APRIL FOOL The Sillymite lOOJ lIHdV Z S4I VOL. XIX. WINSTON-SALEM, N. C., FRIDAY, MARCH 31, 1939. Number 22. Hedy LaiTiar Is Visitor At Salem Campus Circumstances Force Actress To Cut Short Her Visit Soft brown hair blowing in the breezes, white, flower like skin, the scent of exotic perfume — such fill ed the enchanted days this week when Hedy Lamar was the guest of our college! F’or one week Salem girls were face to face with the personifi cation of all that the Lady Esther Charles of the Ritz, Revlon, Irris tible, Elizabeth Arden advertise nients stand for, the personification of all that we lassies try to be from six to sixty! Monday afternoon at five o’clock Miss Lamarr made her first appear ance to the public. This took the form of a semi-private talk with the Y. Cabinet and the student council on the subject of “Beauty or Brains — but not both!” Miss Lamarr pointed out that although brains were popular in some circles, the climate of this section of North Caro lina didn’t permit the proper care of their development. She explained; harsh biting winds play havoc with lovely complexions, and although Jergen’s is unsurpassed in the role of supplying the skin . affectionate brutes love to touch, it does not have brain - building ingredients. (We might add that Miss Lamarr appear- at this meeting in a lounging robe of chartreuse satin, the latest from the Pacific Coast!) We might also add that this turned out to be the most scientific of her lectures. But woe unto all the scientific facts, all the advice she gave us. For Tuesday morning as we were walking with eager steps, beating hearts and expectant souls for another revelation — lo! the most heart-breaking thing! The impos sible happened! Not even up to the doors of Memorial Hall could we April rool Salem to Preserve Spirit of Democracy Mustard Colored Uniform To Be Adopted Recently there was held at Salem ■ a combined meeting of the Student Government and I. R. S. Council to decide a very weighty and important problem. The question was a popu lar one that had been agitated for years, and it was with almost unani mous backing from the students that the two groups decided that at> last something ought to be done to answer such an important appeal from the student body. At the meeting mentioned, the fol lowing resolution was drawn up: We, the representatives of Salem college, have been urged and beg ged by the student body to pass a resolution to preserve the demo cratic spirit on the Salem Campus. This spirit, so much an integral part of our campus life can best be preserved by one method only; that a uniform be adopted so that all girls can appear on a basis of equality. The color shall be mus tard, with turkey red trim. . The Salem girls having at last seen the realization of their long-cherish ed dream. We expect to see the spirit improve 100%. On with democracy at Salem! The chief sponsors of the uniform movement were those red-headed leaders; Mary Worthy Spence, Agnes Lee Carmichael, Patty Me- Neely,, and Martha Bowman. Each one feels that the colors chosen are particularly becoming to her. There is also a movement abroad that all Salem girls shall have the same coiffure, to still further pre serve the democratic spirit at Salem. (You Find it Yourself, We’re Tired) Changes to be Made in the Library This Spring Miss Grace Siewers has announced several changes in the library for the spring months. When plans were being made for the new building, the committee in charge decided upon these changes but until now had been unable to secure the full co-operation of the faculty. Recently, however, the students have been doing their work so poorly that the teachers felt something must be done, and as scholastic work centers around the library, they felt that it was the place to begin in any effort at re form. Students who do their last-minute preparation for classes will be inter ested to know that the library will open henceforth at 7:30 instead of at 8:00 as has been the custom. The members of the library staff will be glad to serve coffee to anyone who wants it. Miss Siewers says that prepara tions are being made to install an elevator to take students and in structors to the seminar rooms. This will, she feels, save much of the time that has been being used up in recovery from climbing ten flights of steps. The teachers have graciously off ered their services in the library. Dr. Smith is to head a committee of lan guage teachers who will be willing to teach the students how to use translations effectively (that is, how to use them in such a way that no one will know it.) This fact may seem strange to many people for lan guage teachers are traditionally op posed to the use of translation. The Salem faculty was formerly guilty of taking this stand but realize, now, that it is definitely adverse to mod ern teaching and the college must, (You Find it Yourself, We’re Tired) April Fool Class In Tatting Organized at Salem Mr. Agnew Bahnson, Jr., Is New Professor Quite a number of years ago there were classes in embroidery, needle point, and fine sewing at Salem; but in the past few years such courses have been omitted from this school’s curriculum. N ow at last, in response to several recent requests, a little of the demure spirit of those old classes of young ladies in this institution is being restored by a class in tat ting that was begun here last week. I first found out about the new class when I saw the group in its initial meeting under the willow tree last Monday afternoon. The organization of the class was not announced in the usual manner in chapel, for it was feared that there might be a rush of students for enrollment in the new course here. And, truly, the attend ance at that afternoon class has al ready grown to alarming propor tions. The instructor of tlie new subject at Salem is Mr. Agnew Bahnson, Jr. He has, as you probably know, a great many hobbies — picture-devel- oping, recording, etc.; and tatting is one of his latest interests. The Salemites, being girls and ,therefore, adapted to the various types of sew ing and crocheting, seem to be learn- ing quickly. Maybe the real reason for Salem’s progress in tliis accom plishment is the amiable personality and unusual variety of methods of the able instructor. Every day at 3 P. M. “Mr. Ag new,” as the girls in his class affec tionately call him, brings his shuttles and large pools of special tatting thread down to Bitting Building and gathers his pupils around him under the willow tree. The college authorities are begin ning to consider some way to provide for the huge crowds of girls that are attending Mr. Bahnson’s daily class es. Of course, ivlien the present group of Salemites has learned to tat, they will need no further personal super- \ision, and Mr. Bahnson can begin (You Find it Yourself, We^re Tired) April Fool Pierrot Players Present **Six Daughters Have T' Chistmas Holidays Are Fast Approaching Holiday Spirit Prevails Christmas is undeniably in the air. There are evidences of .t everywhere. The crowded stores are literally reek ing with the essence of it. We can’t help realizing that Santa isn’t far away when our country cousins head ole’ Caesar to town on week days as well as “Sa’d’y.” And have you noticed that the more prosperous of our rural friends have chains on their Model “T” t'.res to help plow through the snow left from that blus- try blizzard Ole’ Man Weather threw off on us last week to herald Santa’s coming? Br-r-r-r! Yes sir, there’ll be quite a few- fur coats hanging on Christmas trees this year. And speaking of fur and trees, did you see the carload of fir trees in front of the Sister’s House Tuesday? A certain female member of the faculty, it is rumored, dragged out her Christmas tree dec orations early to doll up her tree in grand style so that “Santa” would be impressed. It is also rumored that all the lit tle Salemites are writing Santa Claus for that new game which is the rage now — Chinese Checkers. They say it’s pretty tricky. Yes, the Christmas spirit is cer tainly in evidence on the campus. We see it all the way from the red ber ries of the little holly tree on the square to the red candle in the room of the Elizabeth Norfleet and Hen drick. The Moravian Christmas Cookie packages also add their sparkle of good cheer in the campus living-room when they are on sale (Free advertisement, Seniors.) The campus is simply littered with fur (You Find it Yourself, We’re Tired) April Fool Mr. Oslow Welles Criticizes The Production Pete Ivey And Stuart Rabb Write For The Salemite ON IGNORANCE OF GIRLS’ SCHOOLS By Pete Ivey The only thing we know about girls’ schools is what we see in the motion pictures and read in the newspapers. We don’t believe what we see in the motion pictures, because we’ve seen what the movies do to stories about men’s colleges — we know dog gone w-ell that ain’t true — and we suppose there’s a similar exaggera tion in movies with a women’s col lege setting. Most of the pictures of college girls we’ve seen in the papers have been photographs of May Queens and “typical” scenes put out by college press agents, showing the girls romp ing around during the first snow of the season or the first day of school. However, it’s very seldom we see pictures of girls in bathing suits in new's releases from women’s schools. Of course, there may be mention of a swimming pool in the college cata logue, but that’s as far as it goes. Result: Our co-education has been sadly neglected. We would tell you about the night the watchman ran us off the campus at WOUNO, but this is no time nor place for reminiscences. Here are a list of things we have heard about girls’ schools that we don’t believe: That all college girls are beautiful Special Guest Privileges; Continued On Page Four ABOUT THIS WEEK’S GUEST WRITERS We have just interviewed two charming young gentlemen from the Sentinel. Tlie Sentinel is the Win ston-Salem evening paper, the only publication in America that depends more upon peanutg for its existence than elephants do. (To explain this obscure allusion, the aforesaid young gentlemen write a daily column for their paper called “Pass the Pea nuts,” full of spicy tid bits and com ments of general interest.) We were very patient with these young gentlemen. We sat with them at their board ing house while they ate lunch, and although they generously advertised each item on the menu as the board ing house “specialty,” we heroical ly refused all, even the salad. We had hurriedly eaten our own lunch some fifteen minutes earlier, not knowing that newspaper men always invite their interviewers to lunch. We both said that we were going to be Career Women, and we asked about journalism as a career. This touched them deeply. “Go find some good, clean, depen dable man — preferably rich — and marry him,” they advised. A wom an’s place is in the home.” We scoffed at this. “That’s a little out of date,” we said. “A woman’s place may be in the home eventually but certainly not the first three years after she Special Guest Privileges; Continued On Page Four THE SAGA OF SUSIE KEW By Stuart Rabb The door of the Wee Blue Inn crashed open. Into the smoke-lay ered atmosphere staggered Six-Date Susie, the sizzling senior. A thinly-concealed titter rose from the Salemites .sitting at, or lying un der, the tables. “Drinks!” trilled Susie, “drinks for the house!” The bartender set up a bottle of pop and a chaser of two jiggers of hydrogen and one jigger of oxygen. Susie downed them both without a grimace, and turned to face the mob. As she turned a fraternity pin glittered in the dim light. A mur mur swept over the merry-makers and then all was quiet. Then up spoke a timid junior. “An Alpha Rho pin!” she gasped “Tell us how you did it, Susie!” came the chorus. And this is the story told by Susie: “Bill met me at the bus station. It was the first set of dances at Wake Forest and you know how I felt — sort of on the spot. “I had heard that some college boys actually smoked cigarettes — even Wake Forest boys — and I was just frightened to death at the thought of somebody’s offering me one. I didn’t want to seem prudish, but -—• well, I think a girl just has to know where to stop. Special Guest Privileges; Continued On Page Four The production of the Pierrot Players, “Six Daughters Have I,” which was presented last night in the Old Chapel has made history for Salem College. Mr. Oslow Weiles, famous New Y'ork producer of the Hermes Theatre attended the per formance and announced early this morning that the play will be his selection as the “Best Play of 1939,” and will be publicized as that. He has paid the Pierrot Players the highest compliment possible in ask ing their permission to take the play to his Hermes Theater for the sum mer season. Tlie acting was superb, Mr. Welles said in an interview early this morn ing. Lizzie Trotman played Mrs. Bennet better than he has ever seen it done. Since he had never seen the play before, this is quite a com pliment. Mr. Welles also commented most favorably on Mrs, Bennet’s po se on the stage especially in the scene, where forgetting her lines, she called (juite casually to the prompter and said calmly, “Bill, give it out. I’m lost.” Miss Lee Rice is an embryonic Cornell, Mi‘. Welles asserted in an interview early this morning. “Such verve, such delightful freshness of style, such energy,,” Mr. Welles ex claimed, “we could well use her in Hermes Theatre. I’ll bet she could even play ‘The Sleeping Beauty,’ without much effort. ’ ’ About the merits of the acting of Katherine King and Garrison Reid. Mr. Welles asserted in an interview early this morning that they were absolutely perfect — that no su perlative could be misused in de scribing their genius. Although, he (You Find it Yourself, We’re Tired) April Fool West Point Cadets To Come to Salem Salem Will Proclaim Holi day While U. S. M. A. Cadets Are Here The cadets from West Point will be at Salem College next Wednesday and in honor of this memorable oc casion, the trustees and faculty have proclaimed a holiday. There will bo no classes or otlier school activities, and the students will be free to de vote their time to the cadets. The reason for this event is that President Roosevelt thought that cadet’s life at West Point is too re stricted, and that they do not have a chance to meet many girls or see enough of the world. Therefore pic tures were sent in to the cadets of student bodies from different schools throughout the country, and after careful examination the cadets de cided that Salem looked the most interesting. They are coming on a special train, 1 and there will be three cadets for each girl. Salem students will go to the train en masse, and each girl will choose three cadets that she would like to have for the day. A complete program of entertain ment has been planned. One of the main events will be a dress parade m the afternoon with the cadets in full regalia. The climax of the day will be a dance on the pavilion, which is to be erected over the hock ey field, with Larry Clinton’s orches tra playing at one end and Benny Goodman’s at the other.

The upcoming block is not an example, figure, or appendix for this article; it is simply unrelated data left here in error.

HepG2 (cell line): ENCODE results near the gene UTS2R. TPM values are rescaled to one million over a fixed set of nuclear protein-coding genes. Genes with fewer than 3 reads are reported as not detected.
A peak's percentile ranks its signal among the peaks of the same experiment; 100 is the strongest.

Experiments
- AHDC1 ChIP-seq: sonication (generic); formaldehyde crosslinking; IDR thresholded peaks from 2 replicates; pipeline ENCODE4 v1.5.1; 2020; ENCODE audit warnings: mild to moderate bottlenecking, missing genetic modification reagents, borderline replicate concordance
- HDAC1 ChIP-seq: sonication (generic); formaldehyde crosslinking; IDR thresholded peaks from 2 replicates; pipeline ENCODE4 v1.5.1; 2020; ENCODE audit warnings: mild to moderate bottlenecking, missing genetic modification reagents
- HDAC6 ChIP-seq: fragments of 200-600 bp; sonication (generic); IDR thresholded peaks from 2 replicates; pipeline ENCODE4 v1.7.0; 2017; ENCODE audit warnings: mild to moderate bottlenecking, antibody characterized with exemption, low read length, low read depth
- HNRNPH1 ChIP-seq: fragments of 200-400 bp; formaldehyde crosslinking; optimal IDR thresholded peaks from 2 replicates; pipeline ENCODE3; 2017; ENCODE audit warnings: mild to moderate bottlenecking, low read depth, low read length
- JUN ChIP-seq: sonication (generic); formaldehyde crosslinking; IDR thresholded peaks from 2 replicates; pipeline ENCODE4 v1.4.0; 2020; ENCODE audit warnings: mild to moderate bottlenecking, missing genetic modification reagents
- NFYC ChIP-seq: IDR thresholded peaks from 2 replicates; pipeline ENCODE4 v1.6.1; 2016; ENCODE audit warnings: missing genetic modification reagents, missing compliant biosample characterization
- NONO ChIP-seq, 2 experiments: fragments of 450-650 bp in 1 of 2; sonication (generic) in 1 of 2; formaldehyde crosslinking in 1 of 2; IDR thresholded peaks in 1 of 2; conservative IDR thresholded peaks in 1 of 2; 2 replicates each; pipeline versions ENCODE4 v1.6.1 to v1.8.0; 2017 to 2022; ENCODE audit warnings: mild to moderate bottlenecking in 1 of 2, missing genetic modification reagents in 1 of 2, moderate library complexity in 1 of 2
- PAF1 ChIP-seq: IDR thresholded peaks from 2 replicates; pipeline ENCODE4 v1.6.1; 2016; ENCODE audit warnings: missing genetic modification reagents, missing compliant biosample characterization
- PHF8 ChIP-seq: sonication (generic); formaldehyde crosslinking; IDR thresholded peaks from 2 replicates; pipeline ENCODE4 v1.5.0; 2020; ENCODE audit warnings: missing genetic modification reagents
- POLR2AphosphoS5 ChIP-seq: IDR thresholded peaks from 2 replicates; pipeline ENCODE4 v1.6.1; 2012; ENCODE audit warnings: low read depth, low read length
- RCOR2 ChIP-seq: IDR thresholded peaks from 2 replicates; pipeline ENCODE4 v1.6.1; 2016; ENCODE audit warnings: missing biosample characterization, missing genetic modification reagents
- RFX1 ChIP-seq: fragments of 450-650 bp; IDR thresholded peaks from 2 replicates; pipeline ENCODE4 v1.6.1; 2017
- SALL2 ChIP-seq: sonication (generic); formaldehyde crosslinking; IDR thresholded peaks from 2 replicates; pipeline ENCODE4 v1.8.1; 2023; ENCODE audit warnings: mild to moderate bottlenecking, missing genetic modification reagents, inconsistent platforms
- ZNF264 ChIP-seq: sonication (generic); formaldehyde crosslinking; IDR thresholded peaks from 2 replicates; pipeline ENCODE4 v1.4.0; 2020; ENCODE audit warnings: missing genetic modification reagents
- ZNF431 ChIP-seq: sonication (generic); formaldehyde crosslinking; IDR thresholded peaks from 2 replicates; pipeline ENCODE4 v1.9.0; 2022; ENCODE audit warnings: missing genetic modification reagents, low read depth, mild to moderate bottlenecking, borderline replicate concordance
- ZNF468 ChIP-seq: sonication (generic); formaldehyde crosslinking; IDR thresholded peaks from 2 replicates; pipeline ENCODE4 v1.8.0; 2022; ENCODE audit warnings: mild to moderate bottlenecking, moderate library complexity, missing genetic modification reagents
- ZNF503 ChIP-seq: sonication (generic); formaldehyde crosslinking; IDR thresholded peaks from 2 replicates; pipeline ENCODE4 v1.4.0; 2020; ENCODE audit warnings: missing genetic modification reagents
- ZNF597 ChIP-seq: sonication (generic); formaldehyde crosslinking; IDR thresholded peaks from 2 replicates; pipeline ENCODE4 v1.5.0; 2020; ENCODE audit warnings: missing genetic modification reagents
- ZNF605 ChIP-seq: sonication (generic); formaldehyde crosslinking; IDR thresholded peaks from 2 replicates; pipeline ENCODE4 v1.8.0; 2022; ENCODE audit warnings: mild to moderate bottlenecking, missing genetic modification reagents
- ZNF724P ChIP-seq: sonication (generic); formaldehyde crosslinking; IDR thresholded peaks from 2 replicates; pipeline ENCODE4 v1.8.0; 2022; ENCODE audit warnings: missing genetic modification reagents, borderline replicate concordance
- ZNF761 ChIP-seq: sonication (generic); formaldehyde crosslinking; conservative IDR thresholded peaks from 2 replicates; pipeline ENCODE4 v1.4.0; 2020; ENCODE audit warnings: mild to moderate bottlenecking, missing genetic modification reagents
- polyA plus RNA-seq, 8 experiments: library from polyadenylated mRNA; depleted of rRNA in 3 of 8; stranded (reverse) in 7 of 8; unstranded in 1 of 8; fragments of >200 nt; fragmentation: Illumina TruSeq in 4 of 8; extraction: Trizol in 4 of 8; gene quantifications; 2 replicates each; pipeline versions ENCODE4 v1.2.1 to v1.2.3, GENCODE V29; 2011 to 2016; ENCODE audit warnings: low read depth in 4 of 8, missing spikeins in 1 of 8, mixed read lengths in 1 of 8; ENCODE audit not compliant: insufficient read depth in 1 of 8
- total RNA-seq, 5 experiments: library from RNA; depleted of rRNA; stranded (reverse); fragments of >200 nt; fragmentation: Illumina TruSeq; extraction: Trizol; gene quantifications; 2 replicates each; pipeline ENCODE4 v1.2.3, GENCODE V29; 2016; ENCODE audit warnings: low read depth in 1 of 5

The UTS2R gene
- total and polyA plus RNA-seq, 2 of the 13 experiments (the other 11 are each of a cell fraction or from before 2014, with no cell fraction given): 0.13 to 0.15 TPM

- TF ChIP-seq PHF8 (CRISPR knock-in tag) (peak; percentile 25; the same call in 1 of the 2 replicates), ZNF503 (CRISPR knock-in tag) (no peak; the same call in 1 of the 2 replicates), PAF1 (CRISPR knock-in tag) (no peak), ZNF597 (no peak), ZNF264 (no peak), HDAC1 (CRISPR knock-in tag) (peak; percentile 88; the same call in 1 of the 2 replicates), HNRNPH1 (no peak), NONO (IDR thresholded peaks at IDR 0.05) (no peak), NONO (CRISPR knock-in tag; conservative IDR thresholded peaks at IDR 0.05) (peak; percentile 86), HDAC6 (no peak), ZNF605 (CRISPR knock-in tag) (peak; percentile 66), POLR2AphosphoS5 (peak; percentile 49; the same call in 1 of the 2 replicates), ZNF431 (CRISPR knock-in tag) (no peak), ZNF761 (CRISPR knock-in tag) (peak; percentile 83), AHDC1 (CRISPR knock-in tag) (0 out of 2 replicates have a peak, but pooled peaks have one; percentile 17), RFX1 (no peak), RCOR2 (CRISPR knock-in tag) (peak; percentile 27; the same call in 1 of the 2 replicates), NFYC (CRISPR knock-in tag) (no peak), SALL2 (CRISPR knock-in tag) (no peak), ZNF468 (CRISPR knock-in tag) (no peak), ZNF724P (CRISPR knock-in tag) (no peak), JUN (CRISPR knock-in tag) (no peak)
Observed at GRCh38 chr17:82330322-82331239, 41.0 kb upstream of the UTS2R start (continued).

North Carolina Newspapers is powered by Chronam.

Digital North Carolina